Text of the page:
A new film by Robert Greenwald, Wal-Mart: The High Cost of Low Price, tells the real story of the corrosive effects that Wal-Mart wreaks upon workers and communities.
Against the Grain
12:00 PM Pacific Time: Mondays to Wednesdays
In-depth analysis and commentary on a variety of matters — political, economic, social, and cultural — important to progressive and radical thinking and activism. Against the Grain is co-produced and co-hosted by Sasha Lilley and C.S. Soong.
Geographer Jared Diamond talks about why societies collapse.
Radical scholar Mike Davis talks about the ecological and economic factors that could lead to a bird flu pandemic.
Louise Erdrich spins lyrical, moving stories that interlock and interweave and focus mostly on Native Americans, mostly on the North Plains. In her new novel The Painted Drum, which explores themes of loss, connection and heroism, Erdrich inserts pointed references to racial and political concerns. (Encore presentation.)
Women in Afghanistan have suffered unimaginable abuses. Has anything changed since the US invasion in late 2001? Sonali Kolhatkar, boardmember of the Afghan Women’s Mission, gave a recent talk about the current status of women’s rights in Afghanistan and the history of U.S. policy toward that nation.
Nonviolence according to Dr. Martin Luther King, Jr. and Mahatma Gandhi was not, of course, simply an absence of violence. The two men developed, in different locales and contexts, theories and practices of nonviolence explained by Clayborne Carson and Dennis Dalton.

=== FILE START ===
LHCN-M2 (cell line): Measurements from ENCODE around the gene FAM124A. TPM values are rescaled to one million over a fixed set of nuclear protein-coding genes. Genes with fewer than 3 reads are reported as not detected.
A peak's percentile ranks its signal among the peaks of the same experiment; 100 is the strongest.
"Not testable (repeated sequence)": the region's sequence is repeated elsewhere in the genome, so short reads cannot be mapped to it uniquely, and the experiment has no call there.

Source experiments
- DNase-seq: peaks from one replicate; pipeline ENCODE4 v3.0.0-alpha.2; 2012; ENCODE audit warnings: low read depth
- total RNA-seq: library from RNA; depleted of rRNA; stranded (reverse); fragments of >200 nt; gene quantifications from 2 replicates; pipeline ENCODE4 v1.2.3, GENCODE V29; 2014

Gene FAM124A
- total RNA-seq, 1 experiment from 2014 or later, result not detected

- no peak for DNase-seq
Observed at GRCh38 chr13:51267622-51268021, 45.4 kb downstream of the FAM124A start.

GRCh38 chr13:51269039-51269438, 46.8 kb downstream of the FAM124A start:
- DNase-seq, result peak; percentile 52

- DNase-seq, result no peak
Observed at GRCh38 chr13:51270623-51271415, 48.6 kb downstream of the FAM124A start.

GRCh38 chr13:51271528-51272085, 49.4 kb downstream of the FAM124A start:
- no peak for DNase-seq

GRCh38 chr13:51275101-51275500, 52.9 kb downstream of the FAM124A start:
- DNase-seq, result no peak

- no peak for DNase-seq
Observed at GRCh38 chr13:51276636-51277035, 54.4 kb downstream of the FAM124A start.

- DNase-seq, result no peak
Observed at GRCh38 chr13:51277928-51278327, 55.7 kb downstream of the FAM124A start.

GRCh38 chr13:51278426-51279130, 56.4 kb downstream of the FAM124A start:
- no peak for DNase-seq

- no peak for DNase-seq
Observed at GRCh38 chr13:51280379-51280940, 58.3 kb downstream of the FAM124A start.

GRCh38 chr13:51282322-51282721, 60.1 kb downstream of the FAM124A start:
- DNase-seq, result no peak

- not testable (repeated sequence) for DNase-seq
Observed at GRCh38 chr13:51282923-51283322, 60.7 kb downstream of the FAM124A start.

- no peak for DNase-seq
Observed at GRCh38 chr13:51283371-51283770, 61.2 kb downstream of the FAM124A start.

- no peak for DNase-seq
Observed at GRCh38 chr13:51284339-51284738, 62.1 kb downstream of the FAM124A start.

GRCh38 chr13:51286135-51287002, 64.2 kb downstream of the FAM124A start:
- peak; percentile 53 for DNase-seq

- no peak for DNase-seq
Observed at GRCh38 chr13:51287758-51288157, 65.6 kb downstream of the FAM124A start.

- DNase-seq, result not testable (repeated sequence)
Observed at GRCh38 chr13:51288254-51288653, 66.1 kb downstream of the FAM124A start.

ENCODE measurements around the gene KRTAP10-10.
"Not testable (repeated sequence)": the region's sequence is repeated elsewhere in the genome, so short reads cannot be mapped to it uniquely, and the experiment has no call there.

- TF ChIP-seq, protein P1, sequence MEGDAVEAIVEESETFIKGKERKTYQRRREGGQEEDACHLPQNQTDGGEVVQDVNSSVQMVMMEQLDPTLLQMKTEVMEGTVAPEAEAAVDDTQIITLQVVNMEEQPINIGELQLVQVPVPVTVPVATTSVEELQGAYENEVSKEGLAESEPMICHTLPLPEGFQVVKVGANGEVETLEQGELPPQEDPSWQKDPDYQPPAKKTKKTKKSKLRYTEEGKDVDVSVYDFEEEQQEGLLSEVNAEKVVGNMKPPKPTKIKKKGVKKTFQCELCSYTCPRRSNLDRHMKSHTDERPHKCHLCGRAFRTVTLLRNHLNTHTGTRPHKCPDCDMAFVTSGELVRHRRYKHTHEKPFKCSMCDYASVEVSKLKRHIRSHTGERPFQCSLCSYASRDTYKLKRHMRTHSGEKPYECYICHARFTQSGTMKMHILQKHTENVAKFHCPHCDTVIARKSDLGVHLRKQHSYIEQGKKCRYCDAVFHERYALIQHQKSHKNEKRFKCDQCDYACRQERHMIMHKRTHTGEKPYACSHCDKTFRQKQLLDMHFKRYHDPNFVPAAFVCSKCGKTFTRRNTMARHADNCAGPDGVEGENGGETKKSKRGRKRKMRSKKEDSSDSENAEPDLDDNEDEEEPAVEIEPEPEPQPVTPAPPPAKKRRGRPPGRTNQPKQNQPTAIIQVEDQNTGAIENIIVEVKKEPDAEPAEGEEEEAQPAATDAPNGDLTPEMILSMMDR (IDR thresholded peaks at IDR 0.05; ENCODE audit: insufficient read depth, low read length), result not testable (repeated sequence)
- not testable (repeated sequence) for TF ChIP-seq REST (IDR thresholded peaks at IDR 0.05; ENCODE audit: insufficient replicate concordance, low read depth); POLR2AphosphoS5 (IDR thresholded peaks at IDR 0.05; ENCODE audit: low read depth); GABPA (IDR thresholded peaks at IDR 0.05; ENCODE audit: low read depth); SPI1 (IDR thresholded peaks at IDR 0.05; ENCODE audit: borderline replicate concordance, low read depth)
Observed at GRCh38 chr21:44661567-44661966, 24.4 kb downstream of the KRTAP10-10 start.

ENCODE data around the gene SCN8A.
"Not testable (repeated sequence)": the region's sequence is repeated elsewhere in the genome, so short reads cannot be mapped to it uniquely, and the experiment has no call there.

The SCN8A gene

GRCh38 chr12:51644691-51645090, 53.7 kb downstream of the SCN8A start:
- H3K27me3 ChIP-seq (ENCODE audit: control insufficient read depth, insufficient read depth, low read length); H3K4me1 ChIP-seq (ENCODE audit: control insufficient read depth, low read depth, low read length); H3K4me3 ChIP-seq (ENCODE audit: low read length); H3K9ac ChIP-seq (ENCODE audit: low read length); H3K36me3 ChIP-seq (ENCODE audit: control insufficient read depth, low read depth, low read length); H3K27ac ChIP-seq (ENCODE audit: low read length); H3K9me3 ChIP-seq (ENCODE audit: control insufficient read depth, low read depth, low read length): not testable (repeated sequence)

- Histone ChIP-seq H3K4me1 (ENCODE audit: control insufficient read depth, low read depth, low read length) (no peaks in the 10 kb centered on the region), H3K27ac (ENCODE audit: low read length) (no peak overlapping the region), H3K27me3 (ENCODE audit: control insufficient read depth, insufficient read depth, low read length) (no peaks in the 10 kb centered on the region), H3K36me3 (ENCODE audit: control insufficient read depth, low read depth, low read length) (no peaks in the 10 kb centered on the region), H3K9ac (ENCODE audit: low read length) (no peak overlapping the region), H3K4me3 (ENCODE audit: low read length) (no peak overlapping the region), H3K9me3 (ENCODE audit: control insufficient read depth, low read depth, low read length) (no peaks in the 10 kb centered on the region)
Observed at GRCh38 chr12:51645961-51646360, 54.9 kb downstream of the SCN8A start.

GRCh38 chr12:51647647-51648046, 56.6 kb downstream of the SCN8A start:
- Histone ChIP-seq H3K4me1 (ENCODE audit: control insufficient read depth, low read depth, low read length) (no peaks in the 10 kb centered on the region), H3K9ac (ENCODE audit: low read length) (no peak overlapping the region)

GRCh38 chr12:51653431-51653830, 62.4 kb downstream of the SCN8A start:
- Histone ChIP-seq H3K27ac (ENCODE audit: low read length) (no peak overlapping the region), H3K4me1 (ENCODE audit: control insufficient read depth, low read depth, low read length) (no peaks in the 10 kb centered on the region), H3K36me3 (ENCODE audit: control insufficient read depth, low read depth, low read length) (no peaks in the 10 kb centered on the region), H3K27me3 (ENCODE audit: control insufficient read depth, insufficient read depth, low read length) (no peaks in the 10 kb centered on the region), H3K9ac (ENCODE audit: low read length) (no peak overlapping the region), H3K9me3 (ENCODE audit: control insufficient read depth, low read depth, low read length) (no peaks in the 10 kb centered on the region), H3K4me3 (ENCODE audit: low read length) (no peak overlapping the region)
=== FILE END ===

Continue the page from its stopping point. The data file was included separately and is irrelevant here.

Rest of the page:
A look at the election as president of Bolivia of indigenous leftist leader Evo Morales and the obstacles that he may face, with Larry Birns of the Council on Hemispheric Affairs and journalist Daphne Eviatar.
Has the US become a fascist state? Henry Giroux is author of a new book entitled Against the New Authoritarianism.
Deeply engaged with issues of race, culture and identity, the award-winning writer Charles Johnson is a philosopher by training. His latest book, a collection of short stories, touches upon more than a few questions about life’s meaning, social justice, and navigating difference. (Encore presentation.)
Host Sasha Lilley speaks with Lila Rajiva, author of The Language of Empire: Abu Ghraib and the American Media, about US torture of prisoners in Iraq, Guantanamo, and elsewhere under the guise of the "war on terror".